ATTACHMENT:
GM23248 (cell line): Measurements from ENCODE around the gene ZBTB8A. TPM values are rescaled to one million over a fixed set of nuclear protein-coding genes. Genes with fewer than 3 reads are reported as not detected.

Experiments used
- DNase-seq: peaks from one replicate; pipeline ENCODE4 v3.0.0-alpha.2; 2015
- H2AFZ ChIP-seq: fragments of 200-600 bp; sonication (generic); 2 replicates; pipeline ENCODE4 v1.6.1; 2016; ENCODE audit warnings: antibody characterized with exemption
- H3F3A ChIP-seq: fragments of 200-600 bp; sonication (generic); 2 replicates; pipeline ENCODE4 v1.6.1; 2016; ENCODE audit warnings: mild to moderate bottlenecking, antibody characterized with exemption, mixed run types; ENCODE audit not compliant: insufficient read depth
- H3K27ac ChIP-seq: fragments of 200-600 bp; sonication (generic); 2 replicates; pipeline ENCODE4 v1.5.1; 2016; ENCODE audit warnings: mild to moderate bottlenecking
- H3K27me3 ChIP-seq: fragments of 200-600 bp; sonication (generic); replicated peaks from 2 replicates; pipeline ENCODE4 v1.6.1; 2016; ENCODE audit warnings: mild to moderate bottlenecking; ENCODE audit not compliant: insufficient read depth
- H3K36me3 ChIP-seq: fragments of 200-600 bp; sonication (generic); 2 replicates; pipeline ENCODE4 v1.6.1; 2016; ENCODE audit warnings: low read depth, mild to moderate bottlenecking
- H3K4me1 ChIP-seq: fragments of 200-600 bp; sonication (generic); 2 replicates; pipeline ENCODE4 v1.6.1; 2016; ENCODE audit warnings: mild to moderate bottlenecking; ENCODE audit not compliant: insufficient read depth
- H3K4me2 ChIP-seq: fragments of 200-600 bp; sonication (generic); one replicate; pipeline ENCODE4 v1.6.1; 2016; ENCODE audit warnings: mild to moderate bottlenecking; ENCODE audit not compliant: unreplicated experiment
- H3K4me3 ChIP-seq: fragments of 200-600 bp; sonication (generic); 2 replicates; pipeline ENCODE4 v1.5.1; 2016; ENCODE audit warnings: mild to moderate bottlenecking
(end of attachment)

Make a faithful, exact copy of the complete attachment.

GM23248 (cell line): Measurements from ENCODE around the gene ZBTB8A. TPM values are rescaled to one million over a fixed set of nuclear protein-coding genes. Genes with fewer than 3 reads are reported as not detected.

Experiments used
- DNase-seq: peaks from one replicate; pipeline ENCODE4 v3.0.0-alpha.2; 2015
- H2AFZ ChIP-seq: fragments of 200-600 bp; sonication (generic); 2 replicates; pipeline ENCODE4 v1.6.1; 2016; ENCODE audit warnings: antibody characterized with exemption
- H3F3A ChIP-seq: fragments of 200-600 bp; sonication (generic); 2 replicates; pipeline ENCODE4 v1.6.1; 2016; ENCODE audit warnings: mild to moderate bottlenecking, antibody characterized with exemption, mixed run types; ENCODE audit not compliant: insufficient read depth
- H3K27ac ChIP-seq: fragments of 200-600 bp; sonication (generic); 2 replicates; pipeline ENCODE4 v1.5.1; 2016; ENCODE audit warnings: mild to moderate bottlenecking
- H3K27me3 ChIP-seq: fragments of 200-600 bp; sonication (generic); replicated peaks from 2 replicates; pipeline ENCODE4 v1.6.1; 2016; ENCODE audit warnings: mild to moderate bottlenecking; ENCODE audit not compliant: insufficient read depth
- H3K36me3 ChIP-seq: fragments of 200-600 bp; sonication (generic); 2 replicates; pipeline ENCODE4 v1.6.1; 2016; ENCODE audit warnings: low read depth, mild to moderate bottlenecking
- H3K4me1 ChIP-seq: fragments of 200-600 bp; sonication (generic); 2 replicates; pipeline ENCODE4 v1.6.1; 2016; ENCODE audit warnings: mild to moderate bottlenecking; ENCODE audit not compliant: insufficient read depth
- H3K4me2 ChIP-seq: fragments of 200-600 bp; sonication (generic); one replicate; pipeline ENCODE4 v1.6.1; 2016; ENCODE audit warnings: mild to moderate bottlenecking; ENCODE audit not compliant: unreplicated experiment
- H3K4me3 ChIP-seq: fragments of 200-600 bp; sonication (generic); 2 replicates; pipeline ENCODE4 v1.5.1; 2016; ENCODE audit warnings: mild to moderate bottlenecking